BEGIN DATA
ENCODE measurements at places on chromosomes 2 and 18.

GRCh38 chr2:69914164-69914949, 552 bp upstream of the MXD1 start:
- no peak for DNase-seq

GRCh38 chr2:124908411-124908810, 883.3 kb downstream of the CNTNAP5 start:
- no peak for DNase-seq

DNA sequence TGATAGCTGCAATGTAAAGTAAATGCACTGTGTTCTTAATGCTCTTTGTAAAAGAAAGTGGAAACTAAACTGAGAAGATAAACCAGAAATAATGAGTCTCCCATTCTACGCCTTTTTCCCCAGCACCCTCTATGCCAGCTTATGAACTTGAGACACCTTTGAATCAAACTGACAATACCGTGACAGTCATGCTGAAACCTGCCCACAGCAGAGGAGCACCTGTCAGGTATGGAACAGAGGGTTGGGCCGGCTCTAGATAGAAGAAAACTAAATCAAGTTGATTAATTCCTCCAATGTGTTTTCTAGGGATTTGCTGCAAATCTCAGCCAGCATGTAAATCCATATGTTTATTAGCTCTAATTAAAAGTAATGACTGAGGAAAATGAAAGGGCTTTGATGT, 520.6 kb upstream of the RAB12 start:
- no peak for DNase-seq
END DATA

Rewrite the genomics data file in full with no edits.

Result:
ENCODE measurements at places on chromosomes 2 and 18.

GRCh38 chr2:69914164-69914949, 552 bp upstream of the MXD1 start:
- no peak for DNase-seq

GRCh38 chr2:124908411-124908810, 883.3 kb downstream of the CNTNAP5 start:
- no peak for DNase-seq

DNA sequence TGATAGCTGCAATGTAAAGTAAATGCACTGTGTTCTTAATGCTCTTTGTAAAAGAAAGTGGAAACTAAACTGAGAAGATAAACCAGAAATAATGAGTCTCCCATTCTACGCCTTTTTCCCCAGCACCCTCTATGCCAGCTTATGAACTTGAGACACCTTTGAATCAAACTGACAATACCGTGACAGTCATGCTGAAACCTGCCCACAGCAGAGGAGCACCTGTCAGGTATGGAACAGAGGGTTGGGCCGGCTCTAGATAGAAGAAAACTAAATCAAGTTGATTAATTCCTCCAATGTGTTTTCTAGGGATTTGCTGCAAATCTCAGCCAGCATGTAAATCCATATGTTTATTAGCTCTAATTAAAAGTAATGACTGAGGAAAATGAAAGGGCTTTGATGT, 520.6 kb upstream of the RAB12 start:
- no peak for DNase-seq